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Cindy Williams’s 6 Best Moments Onscreen

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Season 5, Episode 25 (‘The Diner’)

“Laverne & Shirley” helped fine-tune a certain form of sitcom convention — the feminine duo, the “hangout” comedy — but when you need to do a deep dive, stick to Seasons 1 to five. Once Laverne and Shirley move from Milwaukee to California in Season 6, the standard declines.

For one in every of the funniest episodes, head over to “The Diner,” where the gals (briefly) take over the diner left to Lenny (Michael McKean) by his late uncle Lazlo (renamed Dead Lazlo’s Place, where you may get a Dead Lazlo Burger). It’s got the physical comedy: Laverne cooks and Shirley serves, resorting to carrying items to tables together with her mouth. It’s also got a few of the most effective lines, especially when the purchasers don’t even have the decency to call Shirley by her right name. You’ll wish to plead, together with Laverne, “Please don’t harass Betty, please!”

Stream much of Season 1 to five free on Pluto; bootlegs of individual episodes are easy to seek out online.

Season 4, Episode 3: ‘Playing the Roxy’

Top-of-the-line things about Season 4 is what number of Shirley-centric episodes there are. In “Playing the Roxy,” the gal pals were reading a trashy story a few stripper before Shirley hits her head; suddenly, she believes she is that stripper, the most effective exotic dancer in North America. If Shirley’s body is a temple, Roxy’s is an amusement park — and Williams throws herself into the role with gusto, practicing bumps and grinds against a doorframe before staging an elaborate burlesque performance. If anything signaled that Williams wasn’t content to play it secure, it was this.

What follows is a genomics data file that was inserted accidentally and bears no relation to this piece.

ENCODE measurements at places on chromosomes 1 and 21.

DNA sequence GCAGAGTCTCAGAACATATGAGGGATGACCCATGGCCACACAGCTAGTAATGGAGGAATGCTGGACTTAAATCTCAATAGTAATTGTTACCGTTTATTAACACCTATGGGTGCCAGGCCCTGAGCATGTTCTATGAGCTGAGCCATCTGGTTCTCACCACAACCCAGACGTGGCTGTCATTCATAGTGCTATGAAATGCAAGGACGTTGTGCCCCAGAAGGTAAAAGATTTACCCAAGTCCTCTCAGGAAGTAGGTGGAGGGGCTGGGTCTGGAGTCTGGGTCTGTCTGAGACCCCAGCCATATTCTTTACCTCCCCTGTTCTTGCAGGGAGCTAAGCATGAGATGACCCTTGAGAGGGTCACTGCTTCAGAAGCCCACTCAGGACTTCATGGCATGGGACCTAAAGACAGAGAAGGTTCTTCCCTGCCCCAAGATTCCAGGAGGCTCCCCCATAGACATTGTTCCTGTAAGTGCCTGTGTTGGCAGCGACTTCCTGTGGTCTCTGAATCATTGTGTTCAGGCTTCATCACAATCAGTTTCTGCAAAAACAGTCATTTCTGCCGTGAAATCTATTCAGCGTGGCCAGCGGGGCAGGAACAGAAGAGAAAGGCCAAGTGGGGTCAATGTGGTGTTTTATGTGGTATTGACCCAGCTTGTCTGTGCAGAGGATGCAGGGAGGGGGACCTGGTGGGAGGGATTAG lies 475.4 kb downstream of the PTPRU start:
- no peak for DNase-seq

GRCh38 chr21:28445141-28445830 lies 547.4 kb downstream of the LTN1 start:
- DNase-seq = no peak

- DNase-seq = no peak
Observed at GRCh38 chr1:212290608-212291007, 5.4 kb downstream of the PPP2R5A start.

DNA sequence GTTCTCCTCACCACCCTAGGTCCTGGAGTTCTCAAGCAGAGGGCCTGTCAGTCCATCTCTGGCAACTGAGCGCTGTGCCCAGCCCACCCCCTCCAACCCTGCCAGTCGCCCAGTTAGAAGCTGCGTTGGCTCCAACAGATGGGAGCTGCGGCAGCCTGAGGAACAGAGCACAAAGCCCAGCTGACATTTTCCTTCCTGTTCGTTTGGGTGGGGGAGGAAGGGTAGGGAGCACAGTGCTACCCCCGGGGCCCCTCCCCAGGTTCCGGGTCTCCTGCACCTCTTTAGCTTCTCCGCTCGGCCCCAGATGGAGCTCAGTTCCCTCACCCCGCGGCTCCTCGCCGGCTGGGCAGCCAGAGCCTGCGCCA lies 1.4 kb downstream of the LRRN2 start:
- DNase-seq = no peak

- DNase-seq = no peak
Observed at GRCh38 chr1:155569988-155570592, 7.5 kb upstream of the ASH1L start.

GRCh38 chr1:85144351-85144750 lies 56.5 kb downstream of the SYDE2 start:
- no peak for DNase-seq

Season 4, Episode 7: ‘A Date With Eraserhead’

Granted, among the sitcom’s plots are outlandish and require a suspension of disbelief. But then, occasionally, some are incredibly realistic. What would your best friend do if she believed your boyfriend was cheating on you? In “A Date With Eraserhead,” Laverne confronts Shirley’s beau, Carmine (Eddie Mekka), on her friend’s behalf (“I’ll hold him, you hit him”), only to learn that the couple has “an understanding” — that’s to say, an open relationship. This episode may not have the same old comic centerpiece, but it surely feels more true to the relationships on the core of the series, and Williams gets to indicate just a few sides of Shirley that we won’t have suspected were there, including heartbreak, jealousy and even perhaps love.

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